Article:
“We worship our way into idolatry and must worship our way out,” says Driscoll. “Martin Luther said, ‘If your heart cleaves to anything else… you have another God.’ You can have ‘a state of God’ rather than a real God. And when you face adversity, it’s where you go.”

2. Find the Demonic Lie

Jesus says that Satan is a liar and he is the father of lies. “Idols promise good, but they deceive,” says Driscoll.

[Your job says] ‘If you worship me, I’ll make you successful.’ So you worship your job. [Your hobbies and shopping say] ‘If you worship me I’ll make you happy.’ So you pour yourself into the recreational activity, buy the shoes, buy the car.

The lie says it will bring you closer to God. “If you sing these songs; go to this school; go to this church; read these books…  All these can become false saviors.”

Another is, “You need to be true to yourself.”  Driscoll comments, “While we should be authentic, sometimes we need to repent of being true to ourselves and be true to Jesus.”

You need to love yourself is another lie. But this, says Driscoll, is simply the cult of self-esteem. [Read more...]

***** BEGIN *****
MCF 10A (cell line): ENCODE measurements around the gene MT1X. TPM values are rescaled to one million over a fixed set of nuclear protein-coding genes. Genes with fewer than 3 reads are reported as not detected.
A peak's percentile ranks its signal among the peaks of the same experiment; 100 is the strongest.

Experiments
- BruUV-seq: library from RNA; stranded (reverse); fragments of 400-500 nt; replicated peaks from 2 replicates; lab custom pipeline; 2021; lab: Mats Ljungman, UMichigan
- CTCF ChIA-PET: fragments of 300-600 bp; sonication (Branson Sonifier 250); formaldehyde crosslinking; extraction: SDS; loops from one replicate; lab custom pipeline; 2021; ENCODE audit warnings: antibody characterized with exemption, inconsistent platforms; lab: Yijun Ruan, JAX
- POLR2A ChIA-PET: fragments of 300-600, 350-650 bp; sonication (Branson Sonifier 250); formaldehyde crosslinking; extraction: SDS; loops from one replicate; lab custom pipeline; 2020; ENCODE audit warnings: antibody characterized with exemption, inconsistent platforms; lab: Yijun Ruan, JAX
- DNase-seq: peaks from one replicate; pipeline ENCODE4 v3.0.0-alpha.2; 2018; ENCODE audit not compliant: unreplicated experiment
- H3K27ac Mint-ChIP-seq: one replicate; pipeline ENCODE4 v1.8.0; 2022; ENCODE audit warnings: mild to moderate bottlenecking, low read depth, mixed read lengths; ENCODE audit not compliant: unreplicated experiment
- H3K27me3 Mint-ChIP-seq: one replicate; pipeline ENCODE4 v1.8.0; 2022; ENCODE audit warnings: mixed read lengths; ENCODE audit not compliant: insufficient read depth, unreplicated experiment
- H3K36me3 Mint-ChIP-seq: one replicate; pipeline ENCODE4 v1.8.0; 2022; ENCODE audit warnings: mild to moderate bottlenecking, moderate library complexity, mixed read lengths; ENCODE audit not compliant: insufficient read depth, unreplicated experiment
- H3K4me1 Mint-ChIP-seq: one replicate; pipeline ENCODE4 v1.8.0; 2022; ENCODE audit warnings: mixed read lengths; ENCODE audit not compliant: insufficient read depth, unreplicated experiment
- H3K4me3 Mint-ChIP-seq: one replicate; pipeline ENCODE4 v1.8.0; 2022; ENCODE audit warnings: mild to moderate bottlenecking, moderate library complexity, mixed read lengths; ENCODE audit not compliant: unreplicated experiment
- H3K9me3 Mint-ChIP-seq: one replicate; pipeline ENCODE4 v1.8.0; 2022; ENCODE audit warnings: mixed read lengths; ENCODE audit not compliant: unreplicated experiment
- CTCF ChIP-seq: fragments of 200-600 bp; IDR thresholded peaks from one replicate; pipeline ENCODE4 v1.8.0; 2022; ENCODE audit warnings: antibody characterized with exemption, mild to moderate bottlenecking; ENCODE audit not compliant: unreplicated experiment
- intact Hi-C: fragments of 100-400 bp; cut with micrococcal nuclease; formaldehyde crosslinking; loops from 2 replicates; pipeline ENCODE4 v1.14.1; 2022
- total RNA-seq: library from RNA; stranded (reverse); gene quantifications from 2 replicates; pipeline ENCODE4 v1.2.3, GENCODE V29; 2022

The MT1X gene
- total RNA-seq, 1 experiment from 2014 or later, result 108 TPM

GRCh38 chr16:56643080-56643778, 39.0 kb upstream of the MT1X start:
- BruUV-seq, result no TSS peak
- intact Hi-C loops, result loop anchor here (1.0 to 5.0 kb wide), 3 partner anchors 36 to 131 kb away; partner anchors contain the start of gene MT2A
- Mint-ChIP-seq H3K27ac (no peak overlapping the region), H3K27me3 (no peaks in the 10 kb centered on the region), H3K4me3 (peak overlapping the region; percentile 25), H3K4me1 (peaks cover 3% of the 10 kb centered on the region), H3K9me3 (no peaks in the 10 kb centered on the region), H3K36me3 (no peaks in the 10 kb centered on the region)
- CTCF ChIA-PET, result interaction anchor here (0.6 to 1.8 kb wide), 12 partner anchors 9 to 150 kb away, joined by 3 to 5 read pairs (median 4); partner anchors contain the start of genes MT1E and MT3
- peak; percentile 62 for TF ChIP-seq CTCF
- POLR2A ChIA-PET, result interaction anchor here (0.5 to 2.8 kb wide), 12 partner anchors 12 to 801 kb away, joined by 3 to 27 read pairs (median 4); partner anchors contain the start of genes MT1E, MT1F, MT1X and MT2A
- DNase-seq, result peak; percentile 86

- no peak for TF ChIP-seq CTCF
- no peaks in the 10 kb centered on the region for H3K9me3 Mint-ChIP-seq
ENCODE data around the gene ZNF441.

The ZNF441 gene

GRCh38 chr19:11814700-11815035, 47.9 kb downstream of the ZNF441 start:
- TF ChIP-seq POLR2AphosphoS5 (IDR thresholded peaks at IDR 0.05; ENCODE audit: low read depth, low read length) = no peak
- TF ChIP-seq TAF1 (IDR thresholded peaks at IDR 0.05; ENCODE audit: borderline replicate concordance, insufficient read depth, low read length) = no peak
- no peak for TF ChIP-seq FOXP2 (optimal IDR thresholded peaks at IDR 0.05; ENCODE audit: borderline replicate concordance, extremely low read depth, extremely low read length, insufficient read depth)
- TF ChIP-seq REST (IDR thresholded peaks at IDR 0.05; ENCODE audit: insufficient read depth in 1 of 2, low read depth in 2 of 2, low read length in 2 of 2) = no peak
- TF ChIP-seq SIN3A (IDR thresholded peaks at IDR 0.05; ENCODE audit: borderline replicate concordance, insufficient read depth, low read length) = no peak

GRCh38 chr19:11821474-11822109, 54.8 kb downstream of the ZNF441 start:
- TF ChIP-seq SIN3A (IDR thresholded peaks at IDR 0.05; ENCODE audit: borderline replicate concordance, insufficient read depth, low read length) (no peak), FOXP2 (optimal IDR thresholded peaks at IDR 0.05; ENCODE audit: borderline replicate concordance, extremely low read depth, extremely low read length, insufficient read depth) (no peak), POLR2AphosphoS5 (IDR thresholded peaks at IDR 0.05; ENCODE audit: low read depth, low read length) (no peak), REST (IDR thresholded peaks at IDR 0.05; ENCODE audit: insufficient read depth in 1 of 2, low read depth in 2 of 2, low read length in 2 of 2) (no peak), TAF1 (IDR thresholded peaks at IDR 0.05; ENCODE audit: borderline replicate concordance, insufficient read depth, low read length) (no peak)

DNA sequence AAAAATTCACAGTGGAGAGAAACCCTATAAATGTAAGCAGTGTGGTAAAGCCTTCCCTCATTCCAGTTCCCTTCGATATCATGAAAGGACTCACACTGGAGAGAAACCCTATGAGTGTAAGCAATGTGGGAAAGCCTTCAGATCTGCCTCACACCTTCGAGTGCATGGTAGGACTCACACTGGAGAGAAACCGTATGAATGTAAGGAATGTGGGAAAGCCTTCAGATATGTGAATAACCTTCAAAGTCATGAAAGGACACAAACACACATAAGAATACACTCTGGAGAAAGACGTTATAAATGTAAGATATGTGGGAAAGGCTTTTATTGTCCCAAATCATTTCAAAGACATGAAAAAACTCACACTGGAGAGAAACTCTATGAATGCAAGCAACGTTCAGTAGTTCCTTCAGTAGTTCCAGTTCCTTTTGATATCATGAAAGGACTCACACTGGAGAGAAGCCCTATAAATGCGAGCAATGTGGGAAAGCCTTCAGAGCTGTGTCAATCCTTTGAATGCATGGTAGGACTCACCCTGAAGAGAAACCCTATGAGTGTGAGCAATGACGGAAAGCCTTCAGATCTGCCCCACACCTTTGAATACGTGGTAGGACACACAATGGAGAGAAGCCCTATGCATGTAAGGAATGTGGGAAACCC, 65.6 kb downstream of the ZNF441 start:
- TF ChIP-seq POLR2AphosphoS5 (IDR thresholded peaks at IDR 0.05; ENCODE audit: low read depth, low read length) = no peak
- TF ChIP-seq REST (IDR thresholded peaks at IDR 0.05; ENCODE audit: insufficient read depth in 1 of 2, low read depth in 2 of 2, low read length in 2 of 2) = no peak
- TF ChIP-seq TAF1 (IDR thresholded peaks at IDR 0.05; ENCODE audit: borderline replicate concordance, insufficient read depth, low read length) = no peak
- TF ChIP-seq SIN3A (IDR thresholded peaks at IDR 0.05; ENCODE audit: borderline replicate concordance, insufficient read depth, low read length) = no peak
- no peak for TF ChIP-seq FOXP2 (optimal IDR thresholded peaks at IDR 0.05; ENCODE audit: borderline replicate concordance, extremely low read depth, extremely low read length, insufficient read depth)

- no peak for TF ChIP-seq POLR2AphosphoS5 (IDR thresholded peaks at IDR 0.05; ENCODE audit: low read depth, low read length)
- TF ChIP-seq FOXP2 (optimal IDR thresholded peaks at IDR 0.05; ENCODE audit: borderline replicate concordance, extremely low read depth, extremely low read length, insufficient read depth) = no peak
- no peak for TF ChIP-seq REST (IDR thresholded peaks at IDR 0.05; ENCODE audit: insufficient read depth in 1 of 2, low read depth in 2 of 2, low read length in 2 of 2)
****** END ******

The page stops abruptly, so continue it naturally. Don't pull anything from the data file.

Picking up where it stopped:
Truth and Lies: Dr. Peter Jones – Speaking the Gospel in a One-ist World

Dr. Peter Jones is one of the world’s foremost experts on paganism and founder of Truth Xchange. Interestingly enough, Jones also grew up with John Lennon.

When Jones came to America in 1964, he was shocked—he’d never seen a culture so impregnated with the Christian faith.

Jones believes that the real American Revolution happened not in 1776, but in 1966—because there you see a massive change about how people think deeply about everything.

He says that while the rising generation of Christians is optimistic, and there is a genuine revival of solid Christian faith, we continue to be unaware of the spiritual revolution. Too much optimism can blind us to the opposition, and we can sometimes be seduced by the “progress” proposed by today’s version of “the Lie.”

That brings us to the real issue:

Are we regressive or progressive in our beliefs?

Christians today are called “regressive” because of so-called old fashioned values; the modern spin seeks to intimidate people to keep them from speaking the old story of Christian faith.

The problem according to Jones is not one of outmoded values, but that we are in the context of two worldviews in profound conflict with the other. And neither can be called progressive.

There is nothing new: These worldviews are as old as the hills.

What has been is what will be, and what has been done is what will be done, and there is nothing new under the sun. Is there a thing of which it is said, “See, this is new”? It has been already in the ages before us. (Eccl. 1:9-10)

“Everyone goes backwards—even the people doing yoga are going backwards to the Buddhist practices from the 6th Century B.C.,” he said. [Read more...]